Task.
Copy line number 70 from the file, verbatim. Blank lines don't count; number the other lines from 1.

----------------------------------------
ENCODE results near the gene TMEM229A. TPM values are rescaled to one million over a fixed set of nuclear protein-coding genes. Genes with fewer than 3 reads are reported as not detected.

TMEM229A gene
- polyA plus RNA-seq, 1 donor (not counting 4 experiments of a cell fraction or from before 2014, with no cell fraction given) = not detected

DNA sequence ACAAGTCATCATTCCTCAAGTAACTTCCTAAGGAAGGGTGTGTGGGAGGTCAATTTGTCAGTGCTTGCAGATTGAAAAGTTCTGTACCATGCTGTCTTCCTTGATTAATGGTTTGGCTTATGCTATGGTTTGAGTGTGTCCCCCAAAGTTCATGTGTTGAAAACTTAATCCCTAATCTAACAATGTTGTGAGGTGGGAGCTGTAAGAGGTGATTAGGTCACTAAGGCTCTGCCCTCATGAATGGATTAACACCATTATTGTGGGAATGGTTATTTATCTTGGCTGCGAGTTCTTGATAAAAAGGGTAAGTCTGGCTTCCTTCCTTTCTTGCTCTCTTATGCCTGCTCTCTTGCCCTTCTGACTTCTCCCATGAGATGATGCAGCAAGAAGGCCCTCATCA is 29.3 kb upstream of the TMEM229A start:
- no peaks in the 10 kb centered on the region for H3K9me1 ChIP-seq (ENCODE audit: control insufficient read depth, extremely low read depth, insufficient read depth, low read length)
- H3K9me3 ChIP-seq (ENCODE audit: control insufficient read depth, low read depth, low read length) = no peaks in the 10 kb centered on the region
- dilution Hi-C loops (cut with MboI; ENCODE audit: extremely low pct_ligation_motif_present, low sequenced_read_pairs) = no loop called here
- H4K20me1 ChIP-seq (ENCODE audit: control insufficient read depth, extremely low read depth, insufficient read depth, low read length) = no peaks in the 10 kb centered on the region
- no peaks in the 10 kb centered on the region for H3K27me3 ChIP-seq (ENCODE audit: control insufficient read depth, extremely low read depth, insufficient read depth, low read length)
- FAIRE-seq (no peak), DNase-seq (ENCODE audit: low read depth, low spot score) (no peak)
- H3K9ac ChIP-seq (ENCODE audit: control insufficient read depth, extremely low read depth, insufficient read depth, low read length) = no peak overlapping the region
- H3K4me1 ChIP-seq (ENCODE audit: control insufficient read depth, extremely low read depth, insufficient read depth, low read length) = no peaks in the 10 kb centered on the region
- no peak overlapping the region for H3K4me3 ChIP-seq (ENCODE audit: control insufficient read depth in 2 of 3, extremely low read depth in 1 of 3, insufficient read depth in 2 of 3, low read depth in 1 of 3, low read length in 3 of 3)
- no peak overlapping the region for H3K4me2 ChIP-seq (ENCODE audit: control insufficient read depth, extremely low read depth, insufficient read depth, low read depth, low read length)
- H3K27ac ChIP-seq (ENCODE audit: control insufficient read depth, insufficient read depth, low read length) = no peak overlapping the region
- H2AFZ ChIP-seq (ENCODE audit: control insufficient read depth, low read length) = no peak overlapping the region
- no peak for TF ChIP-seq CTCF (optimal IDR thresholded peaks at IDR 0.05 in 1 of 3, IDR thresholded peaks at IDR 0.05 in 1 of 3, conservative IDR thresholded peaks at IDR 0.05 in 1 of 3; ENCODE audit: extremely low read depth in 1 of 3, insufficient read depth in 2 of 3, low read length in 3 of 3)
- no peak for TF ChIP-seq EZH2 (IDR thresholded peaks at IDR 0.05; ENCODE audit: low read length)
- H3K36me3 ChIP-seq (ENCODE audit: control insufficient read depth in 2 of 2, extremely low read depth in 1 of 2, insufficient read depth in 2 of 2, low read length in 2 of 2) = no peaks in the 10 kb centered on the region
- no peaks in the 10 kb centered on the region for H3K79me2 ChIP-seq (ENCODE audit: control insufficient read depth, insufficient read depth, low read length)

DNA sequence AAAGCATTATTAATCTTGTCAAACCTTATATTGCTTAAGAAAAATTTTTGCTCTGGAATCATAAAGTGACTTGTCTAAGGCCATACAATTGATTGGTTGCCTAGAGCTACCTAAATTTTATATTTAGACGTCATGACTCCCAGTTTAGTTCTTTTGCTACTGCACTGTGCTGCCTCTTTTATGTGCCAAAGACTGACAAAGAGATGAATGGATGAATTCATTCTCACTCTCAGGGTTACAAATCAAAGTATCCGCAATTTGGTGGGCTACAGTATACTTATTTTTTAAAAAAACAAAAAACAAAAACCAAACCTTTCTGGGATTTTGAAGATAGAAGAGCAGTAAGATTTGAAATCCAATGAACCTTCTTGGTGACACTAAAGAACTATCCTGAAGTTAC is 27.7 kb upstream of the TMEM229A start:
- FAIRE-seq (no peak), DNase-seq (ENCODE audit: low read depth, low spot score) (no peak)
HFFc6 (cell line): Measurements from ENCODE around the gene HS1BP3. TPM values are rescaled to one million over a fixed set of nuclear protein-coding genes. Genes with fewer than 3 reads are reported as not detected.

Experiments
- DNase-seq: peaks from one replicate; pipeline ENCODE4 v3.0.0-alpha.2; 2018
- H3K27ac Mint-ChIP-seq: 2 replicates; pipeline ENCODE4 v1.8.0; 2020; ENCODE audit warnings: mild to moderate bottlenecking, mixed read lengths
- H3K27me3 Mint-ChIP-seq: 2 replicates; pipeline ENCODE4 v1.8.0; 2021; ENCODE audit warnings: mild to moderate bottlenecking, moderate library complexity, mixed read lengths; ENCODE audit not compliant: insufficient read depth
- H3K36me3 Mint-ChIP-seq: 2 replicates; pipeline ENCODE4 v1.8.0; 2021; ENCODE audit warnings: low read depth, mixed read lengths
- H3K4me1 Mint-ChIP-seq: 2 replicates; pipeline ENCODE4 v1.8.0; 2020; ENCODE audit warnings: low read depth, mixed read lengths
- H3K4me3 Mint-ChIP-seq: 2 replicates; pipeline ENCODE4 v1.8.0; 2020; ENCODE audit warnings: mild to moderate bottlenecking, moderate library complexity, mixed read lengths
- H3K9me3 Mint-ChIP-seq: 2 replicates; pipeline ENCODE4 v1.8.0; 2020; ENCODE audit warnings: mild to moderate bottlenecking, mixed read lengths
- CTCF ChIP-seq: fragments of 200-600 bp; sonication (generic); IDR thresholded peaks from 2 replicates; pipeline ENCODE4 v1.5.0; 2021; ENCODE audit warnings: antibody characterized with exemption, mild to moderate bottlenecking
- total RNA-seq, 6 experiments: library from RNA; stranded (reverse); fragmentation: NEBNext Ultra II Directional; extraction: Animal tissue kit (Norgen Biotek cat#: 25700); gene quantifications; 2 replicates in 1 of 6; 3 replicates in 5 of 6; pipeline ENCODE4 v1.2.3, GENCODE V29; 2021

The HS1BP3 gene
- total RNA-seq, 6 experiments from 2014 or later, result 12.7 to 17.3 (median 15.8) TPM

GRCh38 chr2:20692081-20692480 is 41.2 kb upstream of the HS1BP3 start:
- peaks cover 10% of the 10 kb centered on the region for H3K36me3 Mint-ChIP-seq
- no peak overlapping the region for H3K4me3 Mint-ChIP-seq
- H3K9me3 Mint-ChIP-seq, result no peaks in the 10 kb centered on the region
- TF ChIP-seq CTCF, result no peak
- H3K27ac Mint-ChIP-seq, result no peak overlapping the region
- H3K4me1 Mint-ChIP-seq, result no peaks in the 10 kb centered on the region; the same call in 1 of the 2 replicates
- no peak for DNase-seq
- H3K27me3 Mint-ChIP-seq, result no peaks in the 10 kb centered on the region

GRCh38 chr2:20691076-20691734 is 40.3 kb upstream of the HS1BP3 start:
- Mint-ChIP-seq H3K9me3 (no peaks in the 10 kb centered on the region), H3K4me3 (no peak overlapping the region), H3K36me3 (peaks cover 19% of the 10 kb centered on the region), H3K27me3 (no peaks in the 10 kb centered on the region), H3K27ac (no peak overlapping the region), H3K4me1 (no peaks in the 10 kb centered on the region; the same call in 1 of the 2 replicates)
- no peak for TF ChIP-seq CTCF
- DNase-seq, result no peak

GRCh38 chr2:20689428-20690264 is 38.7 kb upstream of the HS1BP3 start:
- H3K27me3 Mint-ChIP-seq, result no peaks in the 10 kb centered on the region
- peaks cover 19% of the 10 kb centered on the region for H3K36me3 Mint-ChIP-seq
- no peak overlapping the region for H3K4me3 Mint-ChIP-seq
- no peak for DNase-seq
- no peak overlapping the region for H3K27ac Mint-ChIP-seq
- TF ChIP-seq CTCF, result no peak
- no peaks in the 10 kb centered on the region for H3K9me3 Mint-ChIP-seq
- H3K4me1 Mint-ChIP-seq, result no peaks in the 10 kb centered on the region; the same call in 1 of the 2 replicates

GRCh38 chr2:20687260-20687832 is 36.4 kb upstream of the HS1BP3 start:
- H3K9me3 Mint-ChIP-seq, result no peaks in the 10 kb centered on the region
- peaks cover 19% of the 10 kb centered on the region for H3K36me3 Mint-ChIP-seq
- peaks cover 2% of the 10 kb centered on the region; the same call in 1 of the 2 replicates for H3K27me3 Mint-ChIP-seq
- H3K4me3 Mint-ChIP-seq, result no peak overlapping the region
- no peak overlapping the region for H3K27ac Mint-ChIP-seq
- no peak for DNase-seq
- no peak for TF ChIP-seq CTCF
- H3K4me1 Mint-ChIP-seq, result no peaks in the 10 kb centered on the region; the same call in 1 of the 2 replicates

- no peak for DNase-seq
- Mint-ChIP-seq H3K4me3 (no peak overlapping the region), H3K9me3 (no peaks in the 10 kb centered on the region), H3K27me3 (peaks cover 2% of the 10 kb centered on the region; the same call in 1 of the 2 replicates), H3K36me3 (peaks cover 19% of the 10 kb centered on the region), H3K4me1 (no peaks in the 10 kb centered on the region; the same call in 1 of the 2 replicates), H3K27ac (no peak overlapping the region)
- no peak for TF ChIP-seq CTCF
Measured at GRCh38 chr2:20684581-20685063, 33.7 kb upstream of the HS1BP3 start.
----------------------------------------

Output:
Measured at GRCh38 chr2:20684581-20685063, 33.7 kb upstream of the HS1BP3 start.